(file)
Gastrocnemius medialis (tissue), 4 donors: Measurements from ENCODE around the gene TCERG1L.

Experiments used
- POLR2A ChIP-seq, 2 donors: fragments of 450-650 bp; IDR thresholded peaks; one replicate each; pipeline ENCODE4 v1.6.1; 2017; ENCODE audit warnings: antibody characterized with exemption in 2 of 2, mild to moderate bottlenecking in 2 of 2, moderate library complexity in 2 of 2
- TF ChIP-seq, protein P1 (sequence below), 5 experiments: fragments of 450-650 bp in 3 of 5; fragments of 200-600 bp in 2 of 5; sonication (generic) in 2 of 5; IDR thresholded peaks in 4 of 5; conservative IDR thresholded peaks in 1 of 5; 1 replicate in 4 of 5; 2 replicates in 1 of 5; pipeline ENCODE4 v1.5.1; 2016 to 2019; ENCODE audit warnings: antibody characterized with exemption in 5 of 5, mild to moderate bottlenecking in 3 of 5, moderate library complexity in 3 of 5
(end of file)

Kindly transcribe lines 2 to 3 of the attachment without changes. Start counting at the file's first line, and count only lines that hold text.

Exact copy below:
Experiments used
- POLR2A ChIP-seq, 2 donors: fragments of 450-650 bp; IDR thresholded peaks; one replicate each; pipeline ENCODE4 v1.6.1; 2017; ENCODE audit warnings: antibody characterized with exemption in 2 of 2, mild to moderate bottlenecking in 2 of 2, moderate library complexity in 2 of 2